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1.  Blood brain barrier permeability and tPA-mediated neurotoxicity 
Neuropharmacology  2010;58(7):972-980.
Tissue type plasminogen activator (tPA) induces neuronal apoptosis, disrupt the blood-brain-barrier (BBB), and promotes dilation of the cerebral vasculature. The timing, sequence and contributions of these and other deleterious effects of tPA and their contribution to post-ischemic brain damage after stroke, have not been fully elucidated. To dissociate the effects of tPA on BBB permeability, cerebral vasodilation and protease-dependent pathways, we developed several tPA mutants and PAI-1 derived peptides constructed by computerized homology modeling of tPA. Our data show that intravenous administration of human tPA to rats increases BBB permeability through a non-catalytic process, which is associated with reversible neurotoxicity, brain damage, edema, mortality and contributes significantly to its brief therapeutic window. Furthermore, our data show that inhibiting the effect of tPA on BBB function without affecting its catalytic activity, improves outcome and significantly extends its therapeutic window in mechanical as well as thromboembolic models of stroke.
PMCID: PMC4423729  PMID: 20060006
2.  Urokinase Plasminogen Activator Regulates Pulmonary Arterial Contractility and Vascular Permeability in Mice 
The concentration of urokinase plasminogen activator (uPA) is elevated in pathological settings such as acute lung injury, where pulmonary arterial contractility and permeability are disrupted. uPA limits the accretion of fibrin after injury. Here we investigated whether uPA also regulates pulmonary arterial contractility and permeability. Contractility was measured using isolated pulmonary arterial rings. Pulmonary blood flow was measured in vivo by Doppler and pulmonary vascular permeability, according to the extravasation of Evans blue. Our data show that uPA regulates the in vitro pulmonary arterial contractility induced by phenylephrine in a dose-dependent manner through two receptor-dependent pathways, and regulates vascular contractility and permeability in vivo. Physiological concentrations of uPA (≤1 nM) stimulate the contractility of pulmonary arterial rings induced by phenylephrine through the low-density lipoprotein receptor–related protein receptor. The procontractile effect of uPA is independent of its catalytic activity. At pathophysiological concentrations, uPA (20 nM) inhibits contractility and increases vascular permeability. The inhibition of vascular contractility and increase of vascular permeability is mediated through a two-step process that involves docking to N-methyl-d-aspartate receptor–1 (NMDA-R1) on pulmonary vascular smooth muscle cells, and requires catalytic activity. Peptides that specifically inhibit the docking of uPA to NMDA-R, or the uPA variant with a mutated receptor docking site, abolished both the effects of uPA on vascular contractility and permeability, without affecting its catalytic activity. These data show that uPA, at concentrations found under pathological conditions, reduces pulmonary arterial contractility and increases permeability though the activation of NMDA-R1. The selective inhibition of NMDAR-1 activation by uPA can be accomplished without a loss of fibrinolytic activity.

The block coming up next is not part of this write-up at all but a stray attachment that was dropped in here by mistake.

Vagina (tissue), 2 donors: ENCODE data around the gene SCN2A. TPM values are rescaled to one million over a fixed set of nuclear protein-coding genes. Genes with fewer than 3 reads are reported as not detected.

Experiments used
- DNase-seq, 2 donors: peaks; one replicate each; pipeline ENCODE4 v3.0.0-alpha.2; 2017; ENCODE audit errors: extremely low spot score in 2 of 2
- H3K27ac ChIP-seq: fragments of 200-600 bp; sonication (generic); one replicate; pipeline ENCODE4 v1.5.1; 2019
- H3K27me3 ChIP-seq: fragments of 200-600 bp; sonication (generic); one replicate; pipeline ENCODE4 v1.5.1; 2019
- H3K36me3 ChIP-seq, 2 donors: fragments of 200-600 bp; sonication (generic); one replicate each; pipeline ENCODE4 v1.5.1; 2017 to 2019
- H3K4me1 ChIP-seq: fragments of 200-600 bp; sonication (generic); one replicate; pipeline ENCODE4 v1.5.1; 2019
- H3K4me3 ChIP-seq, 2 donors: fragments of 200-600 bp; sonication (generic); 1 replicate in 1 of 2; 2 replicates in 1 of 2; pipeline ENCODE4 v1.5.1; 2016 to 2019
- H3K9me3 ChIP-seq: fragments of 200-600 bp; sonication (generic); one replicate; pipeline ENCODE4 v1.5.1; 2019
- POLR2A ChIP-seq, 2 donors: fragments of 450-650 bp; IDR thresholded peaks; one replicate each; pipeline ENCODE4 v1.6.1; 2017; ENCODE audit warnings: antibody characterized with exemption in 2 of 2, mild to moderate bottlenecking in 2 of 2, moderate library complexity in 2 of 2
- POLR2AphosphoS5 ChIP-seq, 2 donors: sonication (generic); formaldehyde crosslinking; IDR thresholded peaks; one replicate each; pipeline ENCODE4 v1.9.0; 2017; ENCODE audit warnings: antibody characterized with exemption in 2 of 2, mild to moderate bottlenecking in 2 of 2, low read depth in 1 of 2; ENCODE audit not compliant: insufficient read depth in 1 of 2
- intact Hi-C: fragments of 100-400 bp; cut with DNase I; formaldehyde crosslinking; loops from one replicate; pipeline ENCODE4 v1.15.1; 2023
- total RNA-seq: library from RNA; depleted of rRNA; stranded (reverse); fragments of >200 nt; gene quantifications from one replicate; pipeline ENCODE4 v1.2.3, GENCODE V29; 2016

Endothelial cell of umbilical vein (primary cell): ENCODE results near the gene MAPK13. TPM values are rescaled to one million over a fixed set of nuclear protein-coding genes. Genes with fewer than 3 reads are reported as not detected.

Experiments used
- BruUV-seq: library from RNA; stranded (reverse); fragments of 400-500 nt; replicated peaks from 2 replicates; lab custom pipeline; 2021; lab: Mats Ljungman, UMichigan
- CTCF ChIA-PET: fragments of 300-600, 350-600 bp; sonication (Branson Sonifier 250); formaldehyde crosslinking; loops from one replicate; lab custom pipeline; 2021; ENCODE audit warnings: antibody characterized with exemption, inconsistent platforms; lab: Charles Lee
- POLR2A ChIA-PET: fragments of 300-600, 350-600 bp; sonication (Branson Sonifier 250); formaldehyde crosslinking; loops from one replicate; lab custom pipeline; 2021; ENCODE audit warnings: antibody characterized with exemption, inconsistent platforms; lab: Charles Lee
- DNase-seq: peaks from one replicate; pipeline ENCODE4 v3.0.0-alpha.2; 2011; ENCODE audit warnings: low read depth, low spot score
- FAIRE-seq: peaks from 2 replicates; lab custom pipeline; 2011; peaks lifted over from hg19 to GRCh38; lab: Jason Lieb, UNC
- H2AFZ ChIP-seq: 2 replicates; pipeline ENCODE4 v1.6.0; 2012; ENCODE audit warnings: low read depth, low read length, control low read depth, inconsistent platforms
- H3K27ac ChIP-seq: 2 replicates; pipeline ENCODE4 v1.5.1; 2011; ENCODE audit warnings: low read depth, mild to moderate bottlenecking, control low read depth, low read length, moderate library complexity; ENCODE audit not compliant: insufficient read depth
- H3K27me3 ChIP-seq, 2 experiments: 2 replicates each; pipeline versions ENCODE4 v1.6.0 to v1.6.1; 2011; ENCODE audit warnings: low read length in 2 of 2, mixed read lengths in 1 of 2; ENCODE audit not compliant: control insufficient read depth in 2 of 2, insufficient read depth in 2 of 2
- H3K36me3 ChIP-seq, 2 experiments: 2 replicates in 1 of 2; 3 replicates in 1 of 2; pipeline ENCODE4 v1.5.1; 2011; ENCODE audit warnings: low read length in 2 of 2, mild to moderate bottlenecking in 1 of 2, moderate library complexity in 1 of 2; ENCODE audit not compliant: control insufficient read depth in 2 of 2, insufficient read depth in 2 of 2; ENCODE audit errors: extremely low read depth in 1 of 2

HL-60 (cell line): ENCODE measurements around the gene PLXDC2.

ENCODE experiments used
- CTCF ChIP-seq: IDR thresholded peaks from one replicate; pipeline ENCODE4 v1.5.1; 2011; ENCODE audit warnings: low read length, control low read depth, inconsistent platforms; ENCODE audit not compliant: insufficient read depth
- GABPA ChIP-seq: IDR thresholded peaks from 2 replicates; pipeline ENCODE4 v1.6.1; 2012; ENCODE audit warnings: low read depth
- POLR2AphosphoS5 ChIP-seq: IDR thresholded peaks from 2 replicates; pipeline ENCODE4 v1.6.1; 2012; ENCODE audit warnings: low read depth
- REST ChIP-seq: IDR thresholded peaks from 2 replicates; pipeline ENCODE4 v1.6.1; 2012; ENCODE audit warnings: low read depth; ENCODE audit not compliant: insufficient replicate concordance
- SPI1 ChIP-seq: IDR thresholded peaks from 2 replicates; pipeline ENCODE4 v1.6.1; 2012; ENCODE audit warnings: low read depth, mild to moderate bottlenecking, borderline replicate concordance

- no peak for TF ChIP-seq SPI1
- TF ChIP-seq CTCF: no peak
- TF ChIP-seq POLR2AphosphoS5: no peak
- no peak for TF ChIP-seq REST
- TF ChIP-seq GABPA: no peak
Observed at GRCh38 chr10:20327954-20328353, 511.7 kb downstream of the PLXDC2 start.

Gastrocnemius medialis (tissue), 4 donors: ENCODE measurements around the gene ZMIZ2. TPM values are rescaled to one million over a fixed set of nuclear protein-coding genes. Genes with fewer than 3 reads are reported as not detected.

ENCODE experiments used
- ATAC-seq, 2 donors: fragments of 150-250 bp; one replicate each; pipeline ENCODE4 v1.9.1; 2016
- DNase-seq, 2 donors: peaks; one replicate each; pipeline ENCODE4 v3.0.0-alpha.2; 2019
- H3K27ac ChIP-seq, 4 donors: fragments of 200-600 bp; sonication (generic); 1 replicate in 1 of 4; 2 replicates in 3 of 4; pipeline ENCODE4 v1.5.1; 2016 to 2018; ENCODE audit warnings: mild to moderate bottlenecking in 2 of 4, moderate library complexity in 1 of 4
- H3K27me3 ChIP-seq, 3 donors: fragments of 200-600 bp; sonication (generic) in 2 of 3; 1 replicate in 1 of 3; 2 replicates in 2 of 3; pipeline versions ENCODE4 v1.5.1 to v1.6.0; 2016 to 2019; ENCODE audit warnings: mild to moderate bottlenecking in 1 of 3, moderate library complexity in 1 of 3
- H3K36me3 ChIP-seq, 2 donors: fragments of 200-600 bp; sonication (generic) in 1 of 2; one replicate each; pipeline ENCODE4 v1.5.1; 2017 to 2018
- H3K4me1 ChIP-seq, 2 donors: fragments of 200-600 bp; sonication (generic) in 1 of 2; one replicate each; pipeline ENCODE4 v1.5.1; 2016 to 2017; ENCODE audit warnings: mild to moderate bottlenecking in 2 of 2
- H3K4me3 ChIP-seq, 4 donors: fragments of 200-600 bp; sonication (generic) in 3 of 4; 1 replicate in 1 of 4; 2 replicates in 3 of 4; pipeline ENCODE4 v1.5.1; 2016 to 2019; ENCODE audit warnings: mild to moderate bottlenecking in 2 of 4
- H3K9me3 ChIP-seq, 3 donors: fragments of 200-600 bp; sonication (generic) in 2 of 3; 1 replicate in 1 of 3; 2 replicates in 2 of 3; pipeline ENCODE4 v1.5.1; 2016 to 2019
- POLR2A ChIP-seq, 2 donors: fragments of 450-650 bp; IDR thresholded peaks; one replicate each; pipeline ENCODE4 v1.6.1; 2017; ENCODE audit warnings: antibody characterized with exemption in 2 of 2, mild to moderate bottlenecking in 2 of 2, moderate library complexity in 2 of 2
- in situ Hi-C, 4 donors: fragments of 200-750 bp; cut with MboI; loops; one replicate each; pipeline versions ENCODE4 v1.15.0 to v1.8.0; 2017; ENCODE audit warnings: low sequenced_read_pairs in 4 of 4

PMCID: PMC3262683  PMID: 21617202
urokinase; NMDA-R; lung; permeability
3.  Regulation of Airway Contractility by Plasminogen Activators through N-Methyl-D-Aspartate Receptor–1 
Reactive airway disease is mediated by smooth muscle contraction initiated through several agonist-dependent pathways. Activation of type 1 N-methyl-D-aspartate receptors (NMDA-R1s) by plasminogen activators (PAs) has been linked to control of vascular tone, but their effect on airway smooth muscle contractility has not previously been studied to our knowledge. We observed that NMDA-R1s are expressed by human airway smooth muscle cells and constitutively inhibit the contraction of isolated rat tracheal rings in response to acetylcholine (Ach). Both tissue-type PA (tPA) and urokinase-type PA (uPA) bind to NMDA-R1 and reverse this effect, thereby enhancing Ach-induced tracheal contractility. Tracheal contractility initiated by Ach is reduced in rings isolated from tPA−/− and uPA−/− mice compared with their wild-type counterparts. The procontractile effect of uPA or tPA was mimicked and augmented by the nitric oxide synthase inhibitor, l-NAME. uPA and tPA further enhanced the contractility of rings denuded of epithelium, an effect that was inhibited by the NMDA-R antagonist, MK-801. Binding of PAs to NMDA-R1 and the subsequent activation of the receptor were inhibited by PA inhibitor type 1, by a PA inhibitor type 1–derived hexapeptide that recognizes the tPA and uPA docking domains, as well as by specific mutations within the docking site of tPA. These studies identify involvement of PAs and NMDA-R1 in airway contractility, and define new loci that could lead to the development of novel interventions for reactive airway disease.
PMCID: PMC2993090  PMID: 20097831
tissue plasminogen activator; urokinase NMDA receptor; lungs

Results 1-3 (3)